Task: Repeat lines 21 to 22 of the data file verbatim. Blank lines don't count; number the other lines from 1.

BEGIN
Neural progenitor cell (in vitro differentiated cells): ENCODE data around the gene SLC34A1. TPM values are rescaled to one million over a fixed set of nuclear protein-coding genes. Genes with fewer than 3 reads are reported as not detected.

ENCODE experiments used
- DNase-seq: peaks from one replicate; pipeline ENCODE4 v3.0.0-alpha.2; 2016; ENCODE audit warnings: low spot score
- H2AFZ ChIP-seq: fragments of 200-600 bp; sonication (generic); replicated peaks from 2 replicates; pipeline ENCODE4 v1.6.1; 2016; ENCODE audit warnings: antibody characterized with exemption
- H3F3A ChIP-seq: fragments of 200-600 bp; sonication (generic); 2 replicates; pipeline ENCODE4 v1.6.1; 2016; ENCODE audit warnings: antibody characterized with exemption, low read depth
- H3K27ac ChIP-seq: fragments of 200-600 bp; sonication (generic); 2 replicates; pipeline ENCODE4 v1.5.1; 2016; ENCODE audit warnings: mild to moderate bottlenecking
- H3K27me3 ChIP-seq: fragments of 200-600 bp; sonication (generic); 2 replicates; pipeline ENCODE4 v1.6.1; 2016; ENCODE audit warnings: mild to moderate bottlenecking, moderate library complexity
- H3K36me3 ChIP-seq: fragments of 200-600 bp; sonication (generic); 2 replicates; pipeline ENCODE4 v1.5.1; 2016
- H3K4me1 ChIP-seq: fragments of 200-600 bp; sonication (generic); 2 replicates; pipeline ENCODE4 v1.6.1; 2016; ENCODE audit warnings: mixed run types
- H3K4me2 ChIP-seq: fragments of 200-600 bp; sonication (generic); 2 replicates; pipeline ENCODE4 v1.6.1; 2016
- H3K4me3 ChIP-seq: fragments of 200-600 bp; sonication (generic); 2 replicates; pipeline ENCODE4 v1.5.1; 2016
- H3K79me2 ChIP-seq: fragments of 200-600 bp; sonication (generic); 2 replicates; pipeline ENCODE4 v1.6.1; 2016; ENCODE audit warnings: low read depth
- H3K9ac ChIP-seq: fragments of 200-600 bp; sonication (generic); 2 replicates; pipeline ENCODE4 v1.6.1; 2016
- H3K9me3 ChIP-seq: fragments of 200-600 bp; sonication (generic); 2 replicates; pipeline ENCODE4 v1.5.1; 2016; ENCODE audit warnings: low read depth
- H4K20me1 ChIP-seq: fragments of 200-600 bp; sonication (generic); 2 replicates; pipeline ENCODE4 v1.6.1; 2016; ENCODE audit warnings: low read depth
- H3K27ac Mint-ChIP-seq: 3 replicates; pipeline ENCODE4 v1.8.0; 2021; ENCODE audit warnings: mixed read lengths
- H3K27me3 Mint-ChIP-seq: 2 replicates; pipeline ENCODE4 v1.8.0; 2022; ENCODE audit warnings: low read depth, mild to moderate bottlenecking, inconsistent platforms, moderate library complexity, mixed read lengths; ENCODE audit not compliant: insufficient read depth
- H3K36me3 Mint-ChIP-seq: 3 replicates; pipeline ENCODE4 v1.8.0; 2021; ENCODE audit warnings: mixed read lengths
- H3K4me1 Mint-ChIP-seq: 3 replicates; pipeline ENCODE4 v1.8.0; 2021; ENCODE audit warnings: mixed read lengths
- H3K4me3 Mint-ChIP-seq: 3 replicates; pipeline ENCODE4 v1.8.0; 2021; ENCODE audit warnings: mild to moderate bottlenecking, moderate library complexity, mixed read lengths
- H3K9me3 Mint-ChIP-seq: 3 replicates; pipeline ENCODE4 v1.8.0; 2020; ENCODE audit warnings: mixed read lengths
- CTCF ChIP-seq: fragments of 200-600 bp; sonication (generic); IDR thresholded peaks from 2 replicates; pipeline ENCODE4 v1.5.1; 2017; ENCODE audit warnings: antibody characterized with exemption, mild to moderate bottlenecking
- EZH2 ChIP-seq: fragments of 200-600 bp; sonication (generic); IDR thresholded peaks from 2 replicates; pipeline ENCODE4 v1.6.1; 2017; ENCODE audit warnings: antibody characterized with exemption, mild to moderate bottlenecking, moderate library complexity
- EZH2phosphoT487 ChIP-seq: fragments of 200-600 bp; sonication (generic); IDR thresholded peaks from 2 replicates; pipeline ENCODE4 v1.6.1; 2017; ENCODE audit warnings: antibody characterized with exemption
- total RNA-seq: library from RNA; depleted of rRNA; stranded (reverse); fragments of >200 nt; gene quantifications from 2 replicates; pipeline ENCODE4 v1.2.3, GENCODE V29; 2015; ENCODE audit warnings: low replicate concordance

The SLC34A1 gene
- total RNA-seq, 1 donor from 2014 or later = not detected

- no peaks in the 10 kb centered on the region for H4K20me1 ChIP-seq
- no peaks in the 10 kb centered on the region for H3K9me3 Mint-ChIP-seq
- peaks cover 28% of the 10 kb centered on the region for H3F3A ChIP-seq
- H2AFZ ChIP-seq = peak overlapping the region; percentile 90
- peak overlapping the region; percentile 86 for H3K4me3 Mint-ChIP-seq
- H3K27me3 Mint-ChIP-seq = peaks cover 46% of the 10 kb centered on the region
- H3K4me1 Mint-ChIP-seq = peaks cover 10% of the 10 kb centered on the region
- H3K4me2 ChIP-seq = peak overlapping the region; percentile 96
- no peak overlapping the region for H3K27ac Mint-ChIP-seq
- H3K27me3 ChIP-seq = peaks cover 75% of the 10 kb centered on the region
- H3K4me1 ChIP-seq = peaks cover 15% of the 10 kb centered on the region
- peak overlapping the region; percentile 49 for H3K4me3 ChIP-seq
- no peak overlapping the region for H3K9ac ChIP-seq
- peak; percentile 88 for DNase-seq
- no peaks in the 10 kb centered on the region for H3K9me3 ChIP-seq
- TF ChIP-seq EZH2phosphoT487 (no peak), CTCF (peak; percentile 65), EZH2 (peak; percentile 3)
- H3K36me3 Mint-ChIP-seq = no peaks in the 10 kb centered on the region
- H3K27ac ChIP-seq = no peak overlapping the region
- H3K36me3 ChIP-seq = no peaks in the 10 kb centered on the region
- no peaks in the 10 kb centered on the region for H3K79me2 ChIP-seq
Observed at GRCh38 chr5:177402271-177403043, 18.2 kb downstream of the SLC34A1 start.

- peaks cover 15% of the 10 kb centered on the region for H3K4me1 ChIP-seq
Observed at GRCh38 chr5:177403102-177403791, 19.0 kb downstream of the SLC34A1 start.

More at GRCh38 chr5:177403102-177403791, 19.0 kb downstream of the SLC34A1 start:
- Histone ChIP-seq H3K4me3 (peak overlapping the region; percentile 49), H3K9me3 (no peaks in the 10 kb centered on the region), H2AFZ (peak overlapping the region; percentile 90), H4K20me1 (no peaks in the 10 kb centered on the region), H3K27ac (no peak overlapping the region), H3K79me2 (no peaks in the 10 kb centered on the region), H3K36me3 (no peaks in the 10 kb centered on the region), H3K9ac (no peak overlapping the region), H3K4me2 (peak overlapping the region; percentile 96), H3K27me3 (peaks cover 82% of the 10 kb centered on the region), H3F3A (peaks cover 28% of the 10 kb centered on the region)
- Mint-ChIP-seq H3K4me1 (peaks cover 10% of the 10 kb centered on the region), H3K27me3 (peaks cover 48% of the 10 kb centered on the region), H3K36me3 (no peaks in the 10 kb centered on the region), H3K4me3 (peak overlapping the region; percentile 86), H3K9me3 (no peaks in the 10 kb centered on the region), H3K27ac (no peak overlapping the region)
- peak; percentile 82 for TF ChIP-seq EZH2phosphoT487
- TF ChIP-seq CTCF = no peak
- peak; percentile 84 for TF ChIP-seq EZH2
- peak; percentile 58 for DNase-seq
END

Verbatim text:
- H3K9me3 Mint-ChIP-seq: 3 replicates; pipeline ENCODE4 v1.8.0; 2020; ENCODE audit warnings: mixed read lengths
- CTCF ChIP-seq: fragments of 200-600 bp; sonication (generic); IDR thresholded peaks from 2 replicates; pipeline ENCODE4 v1.5.1; 2017; ENCODE audit warnings: antibody characterized with exemption, mild to moderate bottlenecking